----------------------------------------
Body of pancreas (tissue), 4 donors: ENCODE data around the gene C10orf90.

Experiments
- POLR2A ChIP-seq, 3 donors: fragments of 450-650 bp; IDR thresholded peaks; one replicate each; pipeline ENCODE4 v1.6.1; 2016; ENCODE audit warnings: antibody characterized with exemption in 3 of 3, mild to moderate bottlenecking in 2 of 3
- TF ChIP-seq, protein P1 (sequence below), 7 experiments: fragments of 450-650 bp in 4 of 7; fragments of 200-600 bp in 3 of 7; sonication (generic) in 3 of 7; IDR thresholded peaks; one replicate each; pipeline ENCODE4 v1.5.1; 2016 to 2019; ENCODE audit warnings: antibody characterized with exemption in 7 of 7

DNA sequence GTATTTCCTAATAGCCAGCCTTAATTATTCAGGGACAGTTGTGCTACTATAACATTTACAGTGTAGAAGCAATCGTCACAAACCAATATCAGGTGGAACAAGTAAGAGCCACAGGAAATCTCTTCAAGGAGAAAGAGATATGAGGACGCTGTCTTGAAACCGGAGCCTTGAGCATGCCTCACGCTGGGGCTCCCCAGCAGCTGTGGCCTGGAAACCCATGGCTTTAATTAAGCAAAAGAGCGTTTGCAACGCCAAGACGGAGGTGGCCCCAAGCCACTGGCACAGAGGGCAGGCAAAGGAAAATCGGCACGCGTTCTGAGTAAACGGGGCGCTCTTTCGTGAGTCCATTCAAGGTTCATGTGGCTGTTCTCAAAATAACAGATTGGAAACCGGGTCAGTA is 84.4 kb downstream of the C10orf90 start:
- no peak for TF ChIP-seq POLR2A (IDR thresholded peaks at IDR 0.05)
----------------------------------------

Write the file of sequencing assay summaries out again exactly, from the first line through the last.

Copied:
Body of pancreas (tissue), 4 donors: ENCODE data around the gene C10orf90.

Experiments
- POLR2A ChIP-seq, 3 donors: fragments of 450-650 bp; IDR thresholded peaks; one replicate each; pipeline ENCODE4 v1.6.1; 2016; ENCODE audit warnings: antibody characterized with exemption in 3 of 3, mild to moderate bottlenecking in 2 of 3
- TF ChIP-seq, protein P1 (sequence below), 7 experiments: fragments of 450-650 bp in 4 of 7; fragments of 200-600 bp in 3 of 7; sonication (generic) in 3 of 7; IDR thresholded peaks; one replicate each; pipeline ENCODE4 v1.5.1; 2016 to 2019; ENCODE audit warnings: antibody characterized with exemption in 7 of 7

DNA sequence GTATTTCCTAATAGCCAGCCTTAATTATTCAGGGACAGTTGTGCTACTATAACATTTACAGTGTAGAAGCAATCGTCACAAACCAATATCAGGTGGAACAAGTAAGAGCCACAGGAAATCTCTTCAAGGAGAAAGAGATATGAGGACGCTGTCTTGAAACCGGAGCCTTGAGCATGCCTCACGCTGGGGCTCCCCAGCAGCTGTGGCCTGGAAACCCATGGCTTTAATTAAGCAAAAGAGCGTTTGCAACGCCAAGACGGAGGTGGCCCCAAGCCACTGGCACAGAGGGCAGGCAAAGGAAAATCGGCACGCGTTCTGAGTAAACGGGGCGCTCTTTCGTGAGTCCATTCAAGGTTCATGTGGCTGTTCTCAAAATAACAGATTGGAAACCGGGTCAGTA is 84.4 kb downstream of the C10orf90 start:
- no peak for TF ChIP-seq POLR2A (IDR thresholded peaks at IDR 0.05)